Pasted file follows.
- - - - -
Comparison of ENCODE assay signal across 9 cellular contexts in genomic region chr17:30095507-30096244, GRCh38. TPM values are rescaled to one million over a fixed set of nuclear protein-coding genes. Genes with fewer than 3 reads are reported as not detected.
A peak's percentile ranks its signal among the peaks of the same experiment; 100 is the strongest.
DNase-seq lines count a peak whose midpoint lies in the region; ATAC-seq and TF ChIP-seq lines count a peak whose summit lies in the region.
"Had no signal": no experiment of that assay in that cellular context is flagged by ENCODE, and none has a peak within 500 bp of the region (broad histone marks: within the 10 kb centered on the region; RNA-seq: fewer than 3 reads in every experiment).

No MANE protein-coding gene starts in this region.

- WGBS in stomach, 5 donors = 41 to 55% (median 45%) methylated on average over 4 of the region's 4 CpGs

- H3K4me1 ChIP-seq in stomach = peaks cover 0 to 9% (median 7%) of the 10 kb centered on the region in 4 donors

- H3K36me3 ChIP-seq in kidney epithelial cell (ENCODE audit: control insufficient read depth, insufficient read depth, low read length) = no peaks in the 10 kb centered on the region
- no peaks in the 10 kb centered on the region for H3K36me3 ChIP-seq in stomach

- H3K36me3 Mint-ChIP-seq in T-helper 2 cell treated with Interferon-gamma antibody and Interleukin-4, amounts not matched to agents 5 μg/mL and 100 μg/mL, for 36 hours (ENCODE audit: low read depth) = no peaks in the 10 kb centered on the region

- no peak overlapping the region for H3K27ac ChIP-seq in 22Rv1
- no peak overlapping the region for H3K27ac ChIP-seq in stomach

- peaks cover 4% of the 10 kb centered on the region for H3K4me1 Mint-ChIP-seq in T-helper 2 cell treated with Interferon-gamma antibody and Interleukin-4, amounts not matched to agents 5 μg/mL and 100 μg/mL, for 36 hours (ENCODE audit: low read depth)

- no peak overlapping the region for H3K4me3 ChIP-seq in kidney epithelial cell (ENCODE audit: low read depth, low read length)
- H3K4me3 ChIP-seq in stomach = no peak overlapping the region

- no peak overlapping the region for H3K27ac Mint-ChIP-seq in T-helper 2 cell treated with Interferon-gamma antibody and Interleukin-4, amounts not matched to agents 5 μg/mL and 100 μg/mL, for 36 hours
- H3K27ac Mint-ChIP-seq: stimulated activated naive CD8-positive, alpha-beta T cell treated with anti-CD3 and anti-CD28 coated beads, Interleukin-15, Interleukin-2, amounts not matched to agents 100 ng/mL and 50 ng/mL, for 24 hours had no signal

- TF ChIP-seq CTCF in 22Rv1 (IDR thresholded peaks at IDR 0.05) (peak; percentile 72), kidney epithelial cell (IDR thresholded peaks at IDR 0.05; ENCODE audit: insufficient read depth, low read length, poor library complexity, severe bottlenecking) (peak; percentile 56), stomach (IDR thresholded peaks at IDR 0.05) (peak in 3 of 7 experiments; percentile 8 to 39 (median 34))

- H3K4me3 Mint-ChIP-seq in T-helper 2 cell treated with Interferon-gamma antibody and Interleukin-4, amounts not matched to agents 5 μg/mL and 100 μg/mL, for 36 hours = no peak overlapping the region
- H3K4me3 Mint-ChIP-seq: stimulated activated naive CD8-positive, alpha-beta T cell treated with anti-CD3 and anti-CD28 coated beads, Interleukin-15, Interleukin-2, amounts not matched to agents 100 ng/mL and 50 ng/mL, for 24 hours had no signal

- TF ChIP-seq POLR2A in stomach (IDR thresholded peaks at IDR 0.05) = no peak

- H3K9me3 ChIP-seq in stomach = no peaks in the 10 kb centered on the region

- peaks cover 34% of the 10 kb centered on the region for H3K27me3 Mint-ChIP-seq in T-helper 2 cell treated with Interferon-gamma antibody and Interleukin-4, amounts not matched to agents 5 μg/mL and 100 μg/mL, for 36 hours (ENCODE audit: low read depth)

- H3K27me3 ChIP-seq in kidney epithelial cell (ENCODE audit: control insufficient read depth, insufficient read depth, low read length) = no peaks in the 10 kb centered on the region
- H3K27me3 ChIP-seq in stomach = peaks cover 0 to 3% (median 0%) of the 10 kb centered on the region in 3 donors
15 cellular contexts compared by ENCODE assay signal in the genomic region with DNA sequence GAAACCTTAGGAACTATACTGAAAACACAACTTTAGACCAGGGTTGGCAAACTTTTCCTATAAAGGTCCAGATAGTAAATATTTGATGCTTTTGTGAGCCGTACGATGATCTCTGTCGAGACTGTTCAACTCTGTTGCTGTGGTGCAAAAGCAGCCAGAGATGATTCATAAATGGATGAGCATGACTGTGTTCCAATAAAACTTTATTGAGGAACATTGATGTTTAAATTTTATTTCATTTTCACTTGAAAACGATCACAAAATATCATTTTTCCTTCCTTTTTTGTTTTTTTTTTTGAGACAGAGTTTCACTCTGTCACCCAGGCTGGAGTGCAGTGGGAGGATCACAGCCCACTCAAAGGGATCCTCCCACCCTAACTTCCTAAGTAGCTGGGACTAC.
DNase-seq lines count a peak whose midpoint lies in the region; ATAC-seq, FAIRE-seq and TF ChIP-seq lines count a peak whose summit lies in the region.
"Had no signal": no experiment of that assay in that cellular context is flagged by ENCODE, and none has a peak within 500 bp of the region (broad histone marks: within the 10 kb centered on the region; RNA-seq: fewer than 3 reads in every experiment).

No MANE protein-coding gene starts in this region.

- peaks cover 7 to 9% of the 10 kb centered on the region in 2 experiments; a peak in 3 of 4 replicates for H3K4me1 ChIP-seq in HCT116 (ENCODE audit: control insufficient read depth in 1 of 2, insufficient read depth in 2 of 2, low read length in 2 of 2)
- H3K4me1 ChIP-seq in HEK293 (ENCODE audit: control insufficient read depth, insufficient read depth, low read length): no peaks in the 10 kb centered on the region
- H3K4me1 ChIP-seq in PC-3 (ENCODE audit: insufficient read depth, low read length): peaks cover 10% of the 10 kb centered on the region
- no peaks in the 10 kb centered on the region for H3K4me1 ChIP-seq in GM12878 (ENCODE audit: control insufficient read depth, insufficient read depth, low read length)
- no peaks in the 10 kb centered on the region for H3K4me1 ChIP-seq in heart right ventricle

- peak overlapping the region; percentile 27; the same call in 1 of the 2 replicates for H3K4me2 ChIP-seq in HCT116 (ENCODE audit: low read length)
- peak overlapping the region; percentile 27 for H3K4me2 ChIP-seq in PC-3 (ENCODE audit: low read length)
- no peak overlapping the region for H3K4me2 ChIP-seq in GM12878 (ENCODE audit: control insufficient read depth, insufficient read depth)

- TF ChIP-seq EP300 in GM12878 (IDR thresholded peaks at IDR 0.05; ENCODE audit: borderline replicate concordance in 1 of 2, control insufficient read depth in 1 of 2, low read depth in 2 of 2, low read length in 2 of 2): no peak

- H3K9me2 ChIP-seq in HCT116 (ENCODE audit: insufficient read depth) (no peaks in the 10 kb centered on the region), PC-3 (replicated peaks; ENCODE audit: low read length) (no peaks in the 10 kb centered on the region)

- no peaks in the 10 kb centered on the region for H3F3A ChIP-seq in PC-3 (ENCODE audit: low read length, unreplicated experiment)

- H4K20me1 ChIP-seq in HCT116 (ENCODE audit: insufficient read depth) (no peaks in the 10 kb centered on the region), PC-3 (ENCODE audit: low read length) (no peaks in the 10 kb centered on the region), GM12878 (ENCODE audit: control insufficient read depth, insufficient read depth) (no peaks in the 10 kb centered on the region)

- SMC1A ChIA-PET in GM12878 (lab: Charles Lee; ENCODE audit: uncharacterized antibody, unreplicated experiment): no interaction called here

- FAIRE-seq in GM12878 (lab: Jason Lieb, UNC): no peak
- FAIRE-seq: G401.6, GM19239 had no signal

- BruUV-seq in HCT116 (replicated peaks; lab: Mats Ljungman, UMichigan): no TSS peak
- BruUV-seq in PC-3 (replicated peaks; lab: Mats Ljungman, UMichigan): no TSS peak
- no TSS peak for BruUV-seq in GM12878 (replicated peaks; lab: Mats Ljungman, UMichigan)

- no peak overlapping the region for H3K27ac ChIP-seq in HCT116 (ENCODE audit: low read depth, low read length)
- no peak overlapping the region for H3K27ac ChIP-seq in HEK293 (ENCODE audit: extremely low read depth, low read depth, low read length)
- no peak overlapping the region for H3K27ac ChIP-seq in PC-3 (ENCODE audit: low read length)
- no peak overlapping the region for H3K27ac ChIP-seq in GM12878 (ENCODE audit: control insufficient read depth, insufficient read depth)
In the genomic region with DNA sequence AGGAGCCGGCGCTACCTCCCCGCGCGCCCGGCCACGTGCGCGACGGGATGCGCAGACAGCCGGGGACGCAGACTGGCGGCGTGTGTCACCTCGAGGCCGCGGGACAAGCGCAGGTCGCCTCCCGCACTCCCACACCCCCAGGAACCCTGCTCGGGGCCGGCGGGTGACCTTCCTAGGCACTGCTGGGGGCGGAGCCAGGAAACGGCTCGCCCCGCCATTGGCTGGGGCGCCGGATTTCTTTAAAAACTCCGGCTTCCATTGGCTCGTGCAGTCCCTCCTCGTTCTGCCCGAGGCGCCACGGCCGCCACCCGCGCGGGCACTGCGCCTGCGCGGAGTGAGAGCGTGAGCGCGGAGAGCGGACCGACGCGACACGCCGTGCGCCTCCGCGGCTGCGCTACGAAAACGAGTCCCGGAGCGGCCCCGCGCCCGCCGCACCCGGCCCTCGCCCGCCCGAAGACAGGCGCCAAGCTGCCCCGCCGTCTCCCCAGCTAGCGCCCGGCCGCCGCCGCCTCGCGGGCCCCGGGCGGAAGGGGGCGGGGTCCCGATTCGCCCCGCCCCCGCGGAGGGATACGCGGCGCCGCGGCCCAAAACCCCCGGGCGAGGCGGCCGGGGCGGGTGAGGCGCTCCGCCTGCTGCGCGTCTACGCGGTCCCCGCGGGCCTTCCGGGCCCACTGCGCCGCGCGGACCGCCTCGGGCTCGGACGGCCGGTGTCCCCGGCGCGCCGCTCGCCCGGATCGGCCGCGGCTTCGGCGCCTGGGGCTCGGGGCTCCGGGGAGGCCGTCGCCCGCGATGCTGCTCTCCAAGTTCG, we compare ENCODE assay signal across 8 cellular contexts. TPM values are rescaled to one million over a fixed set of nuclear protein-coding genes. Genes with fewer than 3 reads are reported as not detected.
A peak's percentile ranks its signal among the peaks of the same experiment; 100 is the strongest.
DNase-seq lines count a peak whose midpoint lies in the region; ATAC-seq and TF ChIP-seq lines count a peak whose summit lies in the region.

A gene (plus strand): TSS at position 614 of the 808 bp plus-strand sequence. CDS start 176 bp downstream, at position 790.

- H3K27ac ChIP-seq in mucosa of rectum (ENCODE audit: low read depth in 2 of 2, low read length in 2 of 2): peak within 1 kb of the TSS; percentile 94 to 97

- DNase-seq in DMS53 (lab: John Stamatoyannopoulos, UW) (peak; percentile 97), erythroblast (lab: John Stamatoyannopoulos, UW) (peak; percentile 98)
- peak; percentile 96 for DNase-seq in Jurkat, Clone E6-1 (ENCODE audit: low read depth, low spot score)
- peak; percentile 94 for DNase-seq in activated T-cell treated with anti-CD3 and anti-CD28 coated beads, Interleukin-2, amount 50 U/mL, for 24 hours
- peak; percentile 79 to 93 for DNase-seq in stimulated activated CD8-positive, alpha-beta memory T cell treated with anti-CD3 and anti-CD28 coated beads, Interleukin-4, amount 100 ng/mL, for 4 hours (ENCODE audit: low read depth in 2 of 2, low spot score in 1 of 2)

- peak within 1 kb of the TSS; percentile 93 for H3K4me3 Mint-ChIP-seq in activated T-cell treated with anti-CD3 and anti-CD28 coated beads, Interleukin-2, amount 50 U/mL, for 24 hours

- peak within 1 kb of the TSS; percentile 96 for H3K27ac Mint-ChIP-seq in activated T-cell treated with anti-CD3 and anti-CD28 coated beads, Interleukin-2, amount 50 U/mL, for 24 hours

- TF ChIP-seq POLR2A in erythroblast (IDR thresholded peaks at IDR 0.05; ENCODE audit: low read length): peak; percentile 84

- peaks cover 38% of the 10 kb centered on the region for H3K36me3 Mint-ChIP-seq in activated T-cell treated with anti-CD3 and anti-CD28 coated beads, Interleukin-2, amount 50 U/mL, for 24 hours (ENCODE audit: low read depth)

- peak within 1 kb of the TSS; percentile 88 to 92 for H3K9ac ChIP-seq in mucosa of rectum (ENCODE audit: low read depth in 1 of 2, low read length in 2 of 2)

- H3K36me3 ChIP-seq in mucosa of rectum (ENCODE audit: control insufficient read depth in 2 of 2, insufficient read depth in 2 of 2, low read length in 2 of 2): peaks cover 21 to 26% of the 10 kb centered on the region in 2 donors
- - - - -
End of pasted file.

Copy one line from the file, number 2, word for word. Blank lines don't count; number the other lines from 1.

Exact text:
A peak's percentile ranks its signal among the peaks of the same experiment; 100 is the strongest.